This month saw the 75th anniversary of the D-Day landings in Normandy—and one of the events created to commemorate the occasion was a unique “immersive audio experience” based on a play by Owen Sheers about the life and work of World War Two poet, Keith Douglas.
Created by Hay-on-Wye-based social enterprise The Story of Books, Unicorns, Almost is a multi-sensory experience designed with input from a team of blind and visually impaired young people, with a specially designed soundscape, 3D objects sewn onto the set and tactile objects to touch. Story of Books founder Emma Balch describes it as “like stepping inside an audiobook”, and hopes that publishers will see the potential of the format for bringing evocative works to life and reinvigorating their backlist.
We sat down with Balch to explore how and why the experience was made and future opportunities for publishers looking to push boundaries in audio.
Where did the idea come from?
A crisis! Our production of Unicorns, Almost was very well received in Hay-on-Wye last year. On the back of this, we had an offer to take it to the Edinburgh Fringe, Bristol Old Vic, and Normandy (for the 75th anniversary of D-Day). Just as all this fell into place, Dan Krikler, who played Keith Douglas, was offered a job at the Old Vic. The dates clashed with Normandy and the first week of Edinburgh. It’s a text-heavy, one-man play, and Dan’s performance was “wonderful” (tweeted by Margaret Atwood, who came to see the play in Hay!)—so losing him was a huge blow.
Not wanting to lose the upcoming opportunities and with too little time to work with another actor, I had the idea for an immersive audio experience. My vision was to lead people into Keith Douglas’s world. We used an audio recording of Dan reading the play and overlaid it with a soundscape created by composer and sound designer, Jon Nicholls. We then created an evocative set, furnished with objects and books related to the life of Keith Douglas, to bring the story further to life. In this way, what started out as a rescue plan, has actually resulted in something super unique and exciting.
What were the greatest challenges in pulling it off?
Time, for sure. We had just four weeks until the opening in Normandy. Dan was up for doing the audio, so I booked a recording studio and hired a technician. John Retallack, the plays’ director, then worked with Dan to help him prepare. The recorded audio files then went off to Jon Nicholls, who adapted the soundscape that he had designed for the live show and then mixed this with the raw audio of Dan’s voice. Jon also created a complementary soundscape that we could use in the exhibition space.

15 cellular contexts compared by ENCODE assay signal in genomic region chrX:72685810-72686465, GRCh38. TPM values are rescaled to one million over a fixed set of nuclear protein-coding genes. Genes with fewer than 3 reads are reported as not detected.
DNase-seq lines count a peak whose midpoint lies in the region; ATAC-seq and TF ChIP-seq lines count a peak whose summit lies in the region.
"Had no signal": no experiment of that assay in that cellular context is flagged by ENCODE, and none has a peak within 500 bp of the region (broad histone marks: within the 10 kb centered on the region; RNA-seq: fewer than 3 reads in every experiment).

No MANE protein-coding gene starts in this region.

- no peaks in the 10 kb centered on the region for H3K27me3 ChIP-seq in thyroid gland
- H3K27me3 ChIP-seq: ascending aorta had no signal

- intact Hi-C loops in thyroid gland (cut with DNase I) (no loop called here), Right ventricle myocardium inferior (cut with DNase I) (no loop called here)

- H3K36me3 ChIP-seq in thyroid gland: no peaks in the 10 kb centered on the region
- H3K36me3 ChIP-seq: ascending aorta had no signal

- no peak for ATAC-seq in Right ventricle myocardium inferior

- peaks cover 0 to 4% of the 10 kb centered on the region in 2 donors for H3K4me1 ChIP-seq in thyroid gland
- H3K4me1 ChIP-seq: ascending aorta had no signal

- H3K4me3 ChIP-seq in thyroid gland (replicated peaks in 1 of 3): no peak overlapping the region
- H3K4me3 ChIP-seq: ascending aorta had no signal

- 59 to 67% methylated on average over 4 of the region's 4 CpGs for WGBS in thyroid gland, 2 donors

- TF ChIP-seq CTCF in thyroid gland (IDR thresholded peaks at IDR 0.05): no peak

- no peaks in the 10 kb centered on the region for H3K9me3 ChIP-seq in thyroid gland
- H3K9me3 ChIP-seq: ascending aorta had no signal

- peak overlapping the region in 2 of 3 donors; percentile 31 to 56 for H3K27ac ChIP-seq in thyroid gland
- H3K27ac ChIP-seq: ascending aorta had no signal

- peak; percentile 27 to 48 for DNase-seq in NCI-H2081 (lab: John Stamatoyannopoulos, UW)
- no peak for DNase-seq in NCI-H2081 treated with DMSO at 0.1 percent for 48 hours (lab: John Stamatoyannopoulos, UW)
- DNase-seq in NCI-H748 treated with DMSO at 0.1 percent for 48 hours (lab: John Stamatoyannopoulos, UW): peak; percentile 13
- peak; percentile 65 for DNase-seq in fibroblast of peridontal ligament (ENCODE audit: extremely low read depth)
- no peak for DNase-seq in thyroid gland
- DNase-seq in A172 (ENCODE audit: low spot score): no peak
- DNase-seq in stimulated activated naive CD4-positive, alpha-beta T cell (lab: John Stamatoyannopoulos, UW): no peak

The next challenge was logistical. We had to transport the whole set, the exhibition objects, the speakers and so forth from Hay-on-Wye to Normandy, and then repurpose them for a new show. Working cross-culturally was challenge as well—especially as I am not a French-speaker. There were local politics to be negotiated and key relationships to be forged. But I loved every bit of it—I just treated it as a huge learning experience for me.
Each separate location also comes with challenges as none are traditional theatre settings, from a hotel in Hay to an Army Reserve Centre Hall in Edinburgh. The advantage in each case is exclusive use for the show—something that is very unusual. So, while our choice of location does present challenges, they also provide us with exciting opportunities. To maximise these, we have created distinct sets for each venue. For the Hay-on-Wye performance, Lucy Hall designed a wonderful desert ‘tent’ that helped transport the audience to the Western Front. In Normandy, we took inspiration from the Bayeux Tapestry, especially for the audio experience. We worked with Q-Ateliers in Normandy to create a ‘tapestry’ panel that led the audience from the door through to an intimate chamber. In this case, the set was designed with communal listening in mind.